Susan's Blog

Tuesday, July 28, 2009

Doesn’t Sit Well With Me

This afternoon I was telling a very wise woman I know about how it is with Nat these days. I feel such a thin connection with him, because I am still relying on the old connection, that was born of living with him, existing very close in space together. Doing things with him and for him, was the way Ned explained it. “That’s why I take walks with him when he’s here,” he said. “And why I clip his toenails every time he comes home.”

This little admission filled me with delight. It was so Ned, so basic, so elemental and true. He didn’t examine it; he just did it. But then I realized that there are so few things that I do that way. I’ve been wanting the relationship to snap back to the way it was before Nat moved out, where he was just one of my boys and I could even take him for granted a little, the way you do with loved ones. You have to be able to take them for granted some; it is how we live together day-to-day. You can’t always be noticing someone in your life because then you’d always be aware, rather than just being.

I long to just be with Nat, not conscious of our time together. But I don’t know how to make it feel that way again. Every weekend when he comes home it feels like I have to make our time Count. I can’t just relax and feel that it’s okay.

I’ve been hearing for years the advice “you just have to sit with it.” This may just be the therapist’s favorite refrain. “Sit with the feelings and see what comes up,” was what my beloved (former) therapist once said to me.

I haven’t been in therapy for a while, and it’s not because I’m all finished. No way is that true. Rather, it’s mostly because I did not feel that the process was meaningful to me anymore. It felt like I was spinning my wheels, digging up rotten old stuff that was just hurting me and not going anywhere.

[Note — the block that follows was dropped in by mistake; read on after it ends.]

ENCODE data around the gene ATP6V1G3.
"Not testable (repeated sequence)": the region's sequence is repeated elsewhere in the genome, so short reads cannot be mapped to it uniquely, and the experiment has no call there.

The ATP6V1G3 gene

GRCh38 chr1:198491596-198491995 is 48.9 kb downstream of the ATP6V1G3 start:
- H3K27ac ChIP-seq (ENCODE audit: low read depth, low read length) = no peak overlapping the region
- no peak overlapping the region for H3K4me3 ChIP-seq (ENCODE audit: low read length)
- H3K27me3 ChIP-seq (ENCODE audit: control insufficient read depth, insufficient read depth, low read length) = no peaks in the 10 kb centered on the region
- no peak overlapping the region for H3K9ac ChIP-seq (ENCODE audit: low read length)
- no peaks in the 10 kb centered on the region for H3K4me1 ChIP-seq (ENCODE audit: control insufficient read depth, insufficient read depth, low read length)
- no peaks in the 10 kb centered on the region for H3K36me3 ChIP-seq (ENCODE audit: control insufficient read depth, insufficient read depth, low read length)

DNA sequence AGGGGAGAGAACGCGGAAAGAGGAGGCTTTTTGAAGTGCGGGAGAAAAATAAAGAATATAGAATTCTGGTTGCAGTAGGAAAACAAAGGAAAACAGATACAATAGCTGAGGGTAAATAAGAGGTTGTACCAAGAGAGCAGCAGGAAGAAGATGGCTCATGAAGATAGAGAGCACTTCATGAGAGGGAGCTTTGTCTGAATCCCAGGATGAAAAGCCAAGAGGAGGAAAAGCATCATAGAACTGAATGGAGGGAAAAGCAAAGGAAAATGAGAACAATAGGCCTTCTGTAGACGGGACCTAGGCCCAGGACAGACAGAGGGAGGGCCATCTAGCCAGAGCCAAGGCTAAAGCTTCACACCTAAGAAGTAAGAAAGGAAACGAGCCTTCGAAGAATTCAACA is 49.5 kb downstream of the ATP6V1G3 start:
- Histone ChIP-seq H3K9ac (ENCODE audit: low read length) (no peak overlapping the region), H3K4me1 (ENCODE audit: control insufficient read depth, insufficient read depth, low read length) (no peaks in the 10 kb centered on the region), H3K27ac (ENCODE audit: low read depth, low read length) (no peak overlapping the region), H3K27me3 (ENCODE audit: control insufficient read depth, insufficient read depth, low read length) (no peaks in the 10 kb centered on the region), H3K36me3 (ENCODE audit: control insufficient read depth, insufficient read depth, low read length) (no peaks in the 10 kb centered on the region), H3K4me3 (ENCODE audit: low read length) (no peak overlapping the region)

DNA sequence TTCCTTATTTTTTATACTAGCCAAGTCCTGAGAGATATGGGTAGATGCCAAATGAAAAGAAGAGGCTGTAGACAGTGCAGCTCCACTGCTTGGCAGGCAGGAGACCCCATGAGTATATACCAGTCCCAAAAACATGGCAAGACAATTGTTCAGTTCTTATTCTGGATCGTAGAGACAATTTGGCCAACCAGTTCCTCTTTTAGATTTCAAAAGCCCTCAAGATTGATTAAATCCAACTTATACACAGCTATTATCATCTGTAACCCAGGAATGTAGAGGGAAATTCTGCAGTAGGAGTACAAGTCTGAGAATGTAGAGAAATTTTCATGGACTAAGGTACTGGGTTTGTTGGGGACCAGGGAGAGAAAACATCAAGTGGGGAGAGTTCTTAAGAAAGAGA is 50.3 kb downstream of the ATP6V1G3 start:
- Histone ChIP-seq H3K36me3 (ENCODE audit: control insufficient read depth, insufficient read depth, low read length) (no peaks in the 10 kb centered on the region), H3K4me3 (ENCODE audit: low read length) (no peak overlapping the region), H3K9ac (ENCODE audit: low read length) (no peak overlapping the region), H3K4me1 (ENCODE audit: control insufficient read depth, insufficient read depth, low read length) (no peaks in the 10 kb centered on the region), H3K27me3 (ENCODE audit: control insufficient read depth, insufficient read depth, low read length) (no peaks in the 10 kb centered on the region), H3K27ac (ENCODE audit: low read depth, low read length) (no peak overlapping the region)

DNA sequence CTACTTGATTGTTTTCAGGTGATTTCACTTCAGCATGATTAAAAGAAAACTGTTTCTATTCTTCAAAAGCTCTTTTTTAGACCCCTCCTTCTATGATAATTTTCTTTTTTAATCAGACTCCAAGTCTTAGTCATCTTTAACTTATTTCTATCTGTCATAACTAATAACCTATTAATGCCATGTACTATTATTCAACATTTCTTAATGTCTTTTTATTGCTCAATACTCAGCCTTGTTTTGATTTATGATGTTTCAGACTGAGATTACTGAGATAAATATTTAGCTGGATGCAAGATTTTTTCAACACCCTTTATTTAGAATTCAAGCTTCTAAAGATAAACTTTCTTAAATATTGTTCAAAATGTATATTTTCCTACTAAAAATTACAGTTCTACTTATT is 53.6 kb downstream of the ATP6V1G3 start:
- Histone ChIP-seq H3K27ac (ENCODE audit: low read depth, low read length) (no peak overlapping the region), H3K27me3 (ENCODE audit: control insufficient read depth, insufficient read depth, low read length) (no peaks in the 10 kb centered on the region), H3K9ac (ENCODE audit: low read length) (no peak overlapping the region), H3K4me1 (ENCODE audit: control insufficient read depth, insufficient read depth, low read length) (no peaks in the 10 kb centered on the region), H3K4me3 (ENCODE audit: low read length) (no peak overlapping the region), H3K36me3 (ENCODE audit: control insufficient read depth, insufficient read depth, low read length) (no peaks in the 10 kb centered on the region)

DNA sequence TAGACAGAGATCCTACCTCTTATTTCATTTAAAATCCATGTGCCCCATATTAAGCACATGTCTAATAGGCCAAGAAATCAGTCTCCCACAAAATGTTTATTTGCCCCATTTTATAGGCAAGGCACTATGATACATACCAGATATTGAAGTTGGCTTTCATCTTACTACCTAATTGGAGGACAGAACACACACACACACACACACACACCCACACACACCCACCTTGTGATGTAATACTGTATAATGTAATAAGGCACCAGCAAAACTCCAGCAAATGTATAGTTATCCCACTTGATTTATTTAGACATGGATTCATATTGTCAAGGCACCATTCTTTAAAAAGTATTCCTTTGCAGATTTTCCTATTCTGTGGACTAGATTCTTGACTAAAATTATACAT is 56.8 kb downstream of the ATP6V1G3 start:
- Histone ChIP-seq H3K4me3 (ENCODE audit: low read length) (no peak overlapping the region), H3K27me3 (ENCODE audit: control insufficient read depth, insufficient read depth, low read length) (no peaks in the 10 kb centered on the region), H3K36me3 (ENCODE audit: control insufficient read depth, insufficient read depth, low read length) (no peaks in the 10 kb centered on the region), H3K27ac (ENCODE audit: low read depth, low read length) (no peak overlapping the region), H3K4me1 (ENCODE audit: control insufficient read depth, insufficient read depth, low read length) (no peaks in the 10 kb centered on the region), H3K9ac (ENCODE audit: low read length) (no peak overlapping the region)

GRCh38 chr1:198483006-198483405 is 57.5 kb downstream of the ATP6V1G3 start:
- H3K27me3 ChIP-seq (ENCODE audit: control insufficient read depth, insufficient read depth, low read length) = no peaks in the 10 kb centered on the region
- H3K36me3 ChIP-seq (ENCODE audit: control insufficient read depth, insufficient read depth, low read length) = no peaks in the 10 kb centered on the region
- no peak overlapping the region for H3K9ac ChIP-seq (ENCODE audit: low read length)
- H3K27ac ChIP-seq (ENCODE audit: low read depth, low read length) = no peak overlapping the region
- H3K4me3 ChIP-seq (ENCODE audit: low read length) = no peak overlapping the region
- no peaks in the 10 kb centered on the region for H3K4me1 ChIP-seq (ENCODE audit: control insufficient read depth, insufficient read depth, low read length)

Today I thought I understood a little better how it all fits together — sitting with it, and being with Nat in a natural way. And the answer is that there is no answer. It just is. It is an uncomfortable thing in my life, one of the many things I have to just kind of sit with. Perhaps once I turn my mind to other things — like writing and dancing — and feel the peace that they bring, I will be able to carry that state over to my times with Nat. I hope so.


Thanks for sharing your trip to Paris with us; looks like a wonderful trip.
With regard to young adult sons: mine are now 23 and 25. Although they were typical (so far) in their development I did go through a rough transition that manifested during times home at breaks from college. The best advice given me was think of them as a neighbor; a long-time beloved neighbor who is like family. This helped me avoid mother tapes "You're wearing THAT?", "When will you be home?", etc. It would be rude to treat a neighbor who is a friend in that way which is where the neighbor analogy works. It is natural for kids to separate as they grow which required parents to adapt and change as we have become accustomed to doing their entire lives.
Hang in there, things will be easier as you adjust to your man-child.
(your) Anon

— added by Anonymous on Wednesday, July 29, 2009 at 8:01 am

Susan, thank you for expressing your thoughts and feelings to such a depth. As the grandmother of a 10-year old autistic boy, your postings help me understand what our daughter must be thinking and feeling (although she seldom says anything). You are a guiding light, thank you.

— added by Connie on Wednesday, July 29, 2009 at 11:11 am

you are amazing…blessings

— added by kathleen on Wednesday, July 29, 2009 at 11:06 pm

I found a great nail clipper for my son who also has autism, it was from a website for seniors. He was so proud when he was able to do it himself!

— added by suzette on Wednesday, August 5, 2009 at 7:27 am

Thank you for sharing this. I sometimes feel like this with my six year old autistic daughter: that every moment needs to mean something, specifically, in teaching her how it/she should be. It is OK for it just to be and your blog has reminded me of this.

— added by Anonymous on Saturday, August 29, 2009 at 12:13 am